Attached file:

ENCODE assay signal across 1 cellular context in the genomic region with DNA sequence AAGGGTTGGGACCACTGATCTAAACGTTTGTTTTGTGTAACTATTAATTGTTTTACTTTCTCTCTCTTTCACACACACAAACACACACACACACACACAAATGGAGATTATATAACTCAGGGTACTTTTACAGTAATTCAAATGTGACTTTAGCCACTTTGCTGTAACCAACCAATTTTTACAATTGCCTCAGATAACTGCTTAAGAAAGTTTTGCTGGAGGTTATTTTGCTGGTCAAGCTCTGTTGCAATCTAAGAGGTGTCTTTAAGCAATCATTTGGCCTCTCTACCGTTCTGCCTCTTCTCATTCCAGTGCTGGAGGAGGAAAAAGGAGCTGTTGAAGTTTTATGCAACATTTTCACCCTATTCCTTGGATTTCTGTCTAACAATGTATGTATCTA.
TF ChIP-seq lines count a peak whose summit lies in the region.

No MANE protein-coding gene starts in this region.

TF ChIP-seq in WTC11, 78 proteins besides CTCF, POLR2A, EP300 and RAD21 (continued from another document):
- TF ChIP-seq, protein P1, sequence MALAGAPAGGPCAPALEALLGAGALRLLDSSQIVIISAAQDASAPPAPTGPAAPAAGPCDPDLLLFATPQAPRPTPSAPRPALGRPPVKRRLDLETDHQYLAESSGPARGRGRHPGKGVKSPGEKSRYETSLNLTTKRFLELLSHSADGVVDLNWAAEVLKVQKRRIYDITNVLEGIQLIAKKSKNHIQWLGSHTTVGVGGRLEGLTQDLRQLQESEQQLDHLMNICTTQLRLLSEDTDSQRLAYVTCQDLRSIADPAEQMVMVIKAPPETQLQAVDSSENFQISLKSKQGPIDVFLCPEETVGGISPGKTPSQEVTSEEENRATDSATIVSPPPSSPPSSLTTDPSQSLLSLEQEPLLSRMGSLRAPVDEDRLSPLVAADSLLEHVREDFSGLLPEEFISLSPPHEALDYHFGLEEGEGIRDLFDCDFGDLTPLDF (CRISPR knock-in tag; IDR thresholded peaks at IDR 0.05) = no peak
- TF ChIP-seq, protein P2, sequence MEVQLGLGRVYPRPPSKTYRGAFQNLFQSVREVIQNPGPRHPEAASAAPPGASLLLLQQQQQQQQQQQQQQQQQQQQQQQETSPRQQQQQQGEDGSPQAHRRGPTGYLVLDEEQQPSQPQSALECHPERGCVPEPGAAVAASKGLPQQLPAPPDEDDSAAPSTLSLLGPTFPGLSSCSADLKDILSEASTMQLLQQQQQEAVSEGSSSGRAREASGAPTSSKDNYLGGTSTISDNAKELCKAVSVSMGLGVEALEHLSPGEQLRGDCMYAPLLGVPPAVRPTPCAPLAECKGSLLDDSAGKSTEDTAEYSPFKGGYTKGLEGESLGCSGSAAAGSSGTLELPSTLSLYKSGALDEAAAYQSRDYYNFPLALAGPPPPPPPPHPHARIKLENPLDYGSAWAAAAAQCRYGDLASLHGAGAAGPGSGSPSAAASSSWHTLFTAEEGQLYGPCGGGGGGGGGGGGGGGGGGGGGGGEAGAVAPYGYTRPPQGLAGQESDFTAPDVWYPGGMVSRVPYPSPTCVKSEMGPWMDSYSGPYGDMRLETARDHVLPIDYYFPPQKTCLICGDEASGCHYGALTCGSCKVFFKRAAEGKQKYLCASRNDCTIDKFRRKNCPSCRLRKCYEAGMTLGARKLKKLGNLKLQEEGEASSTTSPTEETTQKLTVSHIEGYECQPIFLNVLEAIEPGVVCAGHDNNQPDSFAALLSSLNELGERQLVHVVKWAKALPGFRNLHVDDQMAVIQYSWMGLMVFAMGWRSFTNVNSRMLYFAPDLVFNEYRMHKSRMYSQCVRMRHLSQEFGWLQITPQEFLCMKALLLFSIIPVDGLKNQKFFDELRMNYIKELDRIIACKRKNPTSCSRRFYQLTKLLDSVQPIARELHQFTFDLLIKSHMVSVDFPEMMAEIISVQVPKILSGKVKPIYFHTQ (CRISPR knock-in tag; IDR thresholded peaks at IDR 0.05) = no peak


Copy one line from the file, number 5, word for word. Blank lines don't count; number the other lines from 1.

- TF ChIP-seq, protein P1, sequence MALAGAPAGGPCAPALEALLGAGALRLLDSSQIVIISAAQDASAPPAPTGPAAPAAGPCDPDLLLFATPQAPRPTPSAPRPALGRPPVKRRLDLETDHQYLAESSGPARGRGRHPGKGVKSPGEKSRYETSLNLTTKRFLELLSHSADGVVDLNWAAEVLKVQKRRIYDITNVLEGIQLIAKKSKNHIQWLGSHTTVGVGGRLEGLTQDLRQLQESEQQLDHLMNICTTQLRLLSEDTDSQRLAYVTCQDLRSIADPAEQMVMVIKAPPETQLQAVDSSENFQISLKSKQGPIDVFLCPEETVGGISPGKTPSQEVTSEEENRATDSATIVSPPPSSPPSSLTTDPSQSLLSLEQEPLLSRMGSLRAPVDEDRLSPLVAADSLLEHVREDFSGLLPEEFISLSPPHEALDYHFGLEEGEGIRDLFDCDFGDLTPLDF (CRISPR knock-in tag; IDR thresholded peaks at IDR 0.05) = no peak